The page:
Graphite and Diamond and the Allotropes of Carbon

Graphite and diamond are the two crystalline forms of carbon. This is because carbon has the ability to exist as allotropes, a phenomenon known as allotropy. Allotropy is therefore the existence of two or more different forms of an element in the same physical state. However, coke, charcoal, coal and lamp-black are amorphous forms of carbon.


Diamonds:– Diamonds are the purest forms of naturally occurring carbon. They are colorless, lusterless solids that can easily be transformed into shiny and brilliant gems. Diamonds can also be colored by traces of impurities. The crystal of diamond is octahedral in shape and the giant molecule in which the carbon atoms are closely packed and are held together by very strong covalent bonds.


Diamonds are used in drills for mining because of their property of been hard and dense. They are also used as abrasives to sharpen very hard tools. They are also used for cutting glass and metals. Diamonds are also used as pivot support in precision instruments. Its high refractive index and high power of dispersion makes it suitable in making jewelries.


Artificial diamond can also be made by subjecting graphite to very high temperature and pressure for several hours in the presence of rhodium or nickel as a catalyst. However, artificial diamond is only suitable for certain industrial manufacturing processes.


Graphite:– Occurs in a natural form as plumbago which is an opaque black solid. It is often mined in China, Austria, Germany, Korea, Mexico and Sri Lanka. It is formed by the action of volcanic heat over a period of time on coal deposits. The crystal lattice structure of graphite is such that the carbon atoms form flat layers that are arranged in parallel, one above the other.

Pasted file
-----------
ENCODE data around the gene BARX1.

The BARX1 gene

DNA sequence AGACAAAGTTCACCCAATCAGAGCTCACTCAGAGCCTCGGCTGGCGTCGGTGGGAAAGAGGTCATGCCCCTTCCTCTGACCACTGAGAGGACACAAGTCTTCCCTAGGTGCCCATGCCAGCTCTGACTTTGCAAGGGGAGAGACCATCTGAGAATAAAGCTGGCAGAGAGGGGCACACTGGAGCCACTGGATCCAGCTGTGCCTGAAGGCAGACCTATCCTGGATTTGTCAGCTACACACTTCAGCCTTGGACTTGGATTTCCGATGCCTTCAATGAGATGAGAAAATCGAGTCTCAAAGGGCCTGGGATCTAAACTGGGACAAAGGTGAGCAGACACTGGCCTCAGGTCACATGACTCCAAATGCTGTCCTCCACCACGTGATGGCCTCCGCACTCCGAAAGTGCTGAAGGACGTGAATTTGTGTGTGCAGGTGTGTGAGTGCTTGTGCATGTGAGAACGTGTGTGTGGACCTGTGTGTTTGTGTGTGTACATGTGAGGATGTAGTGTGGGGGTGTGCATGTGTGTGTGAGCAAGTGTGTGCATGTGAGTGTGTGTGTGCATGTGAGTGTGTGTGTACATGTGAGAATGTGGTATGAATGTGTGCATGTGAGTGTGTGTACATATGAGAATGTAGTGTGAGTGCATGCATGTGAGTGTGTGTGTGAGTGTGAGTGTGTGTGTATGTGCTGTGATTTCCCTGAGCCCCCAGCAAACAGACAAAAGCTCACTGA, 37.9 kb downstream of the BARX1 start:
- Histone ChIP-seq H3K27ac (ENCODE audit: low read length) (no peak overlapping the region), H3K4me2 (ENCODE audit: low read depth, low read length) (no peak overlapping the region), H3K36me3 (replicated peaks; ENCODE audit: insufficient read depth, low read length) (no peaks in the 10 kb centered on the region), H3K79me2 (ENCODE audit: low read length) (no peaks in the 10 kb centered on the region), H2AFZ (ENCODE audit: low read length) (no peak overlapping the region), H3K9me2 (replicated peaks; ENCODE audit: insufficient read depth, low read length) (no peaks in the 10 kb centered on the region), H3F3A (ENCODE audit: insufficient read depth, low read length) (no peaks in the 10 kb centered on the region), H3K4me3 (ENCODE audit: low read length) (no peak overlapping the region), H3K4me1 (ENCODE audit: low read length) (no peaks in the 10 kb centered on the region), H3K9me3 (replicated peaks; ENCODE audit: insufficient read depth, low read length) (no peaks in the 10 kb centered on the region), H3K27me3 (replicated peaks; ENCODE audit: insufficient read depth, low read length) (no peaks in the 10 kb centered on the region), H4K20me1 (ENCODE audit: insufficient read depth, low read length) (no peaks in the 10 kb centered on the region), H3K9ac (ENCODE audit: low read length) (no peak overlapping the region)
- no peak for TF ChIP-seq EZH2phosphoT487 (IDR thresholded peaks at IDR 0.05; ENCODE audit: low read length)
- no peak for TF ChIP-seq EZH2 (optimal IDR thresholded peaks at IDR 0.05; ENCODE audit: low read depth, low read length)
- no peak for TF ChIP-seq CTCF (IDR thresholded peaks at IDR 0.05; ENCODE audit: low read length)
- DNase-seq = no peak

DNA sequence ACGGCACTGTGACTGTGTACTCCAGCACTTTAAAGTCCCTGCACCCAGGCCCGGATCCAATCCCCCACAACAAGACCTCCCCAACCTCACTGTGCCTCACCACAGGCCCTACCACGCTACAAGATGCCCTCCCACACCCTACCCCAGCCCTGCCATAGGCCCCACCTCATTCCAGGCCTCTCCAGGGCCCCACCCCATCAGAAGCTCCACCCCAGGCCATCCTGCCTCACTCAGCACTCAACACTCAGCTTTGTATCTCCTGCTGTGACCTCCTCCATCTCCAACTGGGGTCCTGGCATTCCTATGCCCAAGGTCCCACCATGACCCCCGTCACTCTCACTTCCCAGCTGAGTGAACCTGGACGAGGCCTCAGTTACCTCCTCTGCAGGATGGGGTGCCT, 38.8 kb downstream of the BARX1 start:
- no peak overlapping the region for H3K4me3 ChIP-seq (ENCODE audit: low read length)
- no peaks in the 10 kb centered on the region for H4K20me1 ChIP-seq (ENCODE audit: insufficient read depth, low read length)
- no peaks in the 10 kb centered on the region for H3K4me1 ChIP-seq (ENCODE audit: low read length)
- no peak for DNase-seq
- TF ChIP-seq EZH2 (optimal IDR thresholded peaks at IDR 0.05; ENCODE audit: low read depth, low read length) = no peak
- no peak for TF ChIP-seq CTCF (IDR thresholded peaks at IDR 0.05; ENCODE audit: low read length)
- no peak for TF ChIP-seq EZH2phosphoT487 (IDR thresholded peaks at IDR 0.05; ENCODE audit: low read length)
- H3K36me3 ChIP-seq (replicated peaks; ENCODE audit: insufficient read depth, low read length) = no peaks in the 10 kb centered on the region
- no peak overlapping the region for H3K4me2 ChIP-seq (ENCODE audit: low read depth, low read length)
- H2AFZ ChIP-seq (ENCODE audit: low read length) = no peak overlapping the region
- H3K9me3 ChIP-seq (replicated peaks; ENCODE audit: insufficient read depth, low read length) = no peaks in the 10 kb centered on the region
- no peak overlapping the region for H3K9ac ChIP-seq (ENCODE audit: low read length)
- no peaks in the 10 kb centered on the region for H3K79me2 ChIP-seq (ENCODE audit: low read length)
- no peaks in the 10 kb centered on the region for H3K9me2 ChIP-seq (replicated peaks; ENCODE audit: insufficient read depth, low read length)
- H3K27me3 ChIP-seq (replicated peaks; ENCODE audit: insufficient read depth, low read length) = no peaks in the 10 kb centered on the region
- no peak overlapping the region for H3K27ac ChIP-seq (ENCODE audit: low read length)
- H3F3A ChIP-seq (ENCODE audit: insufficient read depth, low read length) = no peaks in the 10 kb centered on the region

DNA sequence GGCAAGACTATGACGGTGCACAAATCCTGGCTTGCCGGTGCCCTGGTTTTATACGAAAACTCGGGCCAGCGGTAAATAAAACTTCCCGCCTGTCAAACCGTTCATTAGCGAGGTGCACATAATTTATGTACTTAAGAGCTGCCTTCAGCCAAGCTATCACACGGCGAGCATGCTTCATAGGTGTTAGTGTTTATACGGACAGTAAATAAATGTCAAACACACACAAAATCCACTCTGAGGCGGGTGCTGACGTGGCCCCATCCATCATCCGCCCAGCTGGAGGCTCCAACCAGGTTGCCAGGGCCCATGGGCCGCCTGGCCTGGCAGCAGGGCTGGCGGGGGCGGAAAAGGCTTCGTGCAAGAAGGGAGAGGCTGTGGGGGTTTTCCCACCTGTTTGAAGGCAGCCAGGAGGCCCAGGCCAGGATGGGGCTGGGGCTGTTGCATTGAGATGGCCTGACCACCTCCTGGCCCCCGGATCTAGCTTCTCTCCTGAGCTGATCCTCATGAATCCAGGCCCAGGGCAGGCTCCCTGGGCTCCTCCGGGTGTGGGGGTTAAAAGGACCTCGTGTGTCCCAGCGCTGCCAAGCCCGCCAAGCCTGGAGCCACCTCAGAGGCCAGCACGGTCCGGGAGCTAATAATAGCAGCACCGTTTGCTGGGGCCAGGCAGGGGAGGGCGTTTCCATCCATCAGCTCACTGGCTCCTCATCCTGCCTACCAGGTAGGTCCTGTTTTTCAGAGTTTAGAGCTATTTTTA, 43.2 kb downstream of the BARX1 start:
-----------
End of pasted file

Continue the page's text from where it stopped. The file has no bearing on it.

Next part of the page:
Properties of Graphite:– Graphite is soft and flaky due to its layered crystalline structure and has a high melting point. It is less than diamond and it is relatively inert chemically but can be oxidized to six carbon atom organic compounds under very suitable conditions. Graphite is a good conductor of electricity because of the presence of mobile electrons present in the crystal lattice. There are mobile electrons because only three out of the four valence electrons are involved in bond formation.



                         Uses of Graphite

  1. Graphite is used as a dry lubricant. This is because the layered structure of graphite allows it to glide over one another quite easily.


  1. Graphite is non-volatile and non sticky and used as a lubricant on bicycle chains, bearings of motor cars


  1. It is also used as electrodes in electroplating and in dry cells because it is inert and a good conductor of electricity.


  1. A non conductor of electricity can be turned into a conductor if it is coated with this mineral.


  1. This mineral is used to line crucibles used for making high-grade steel and several other alloys. This is because graphite can withstand high temperatures.


  1. A mixture of graphite and clay is used as ‘lead’ in pencils.


  1.  It is used as a black pigment in paints.


  1. Graphite is used as neutron moderators in atomic piles.



     Industrial Preparation of Graphite

Graphite is in very great demand as an industrial raw material. It is produced industrially in a process known as Acheson process, by heating coke in an electric furnace to a very high temperature for about 20 or 30hours. Air is excluded from this reaction by covering coke with sand and the graphite produced is very pure and free of grit. This industrial process is quite expensive in terms of the energy cost and can only be feasible in countries with cheap sources of electricity.




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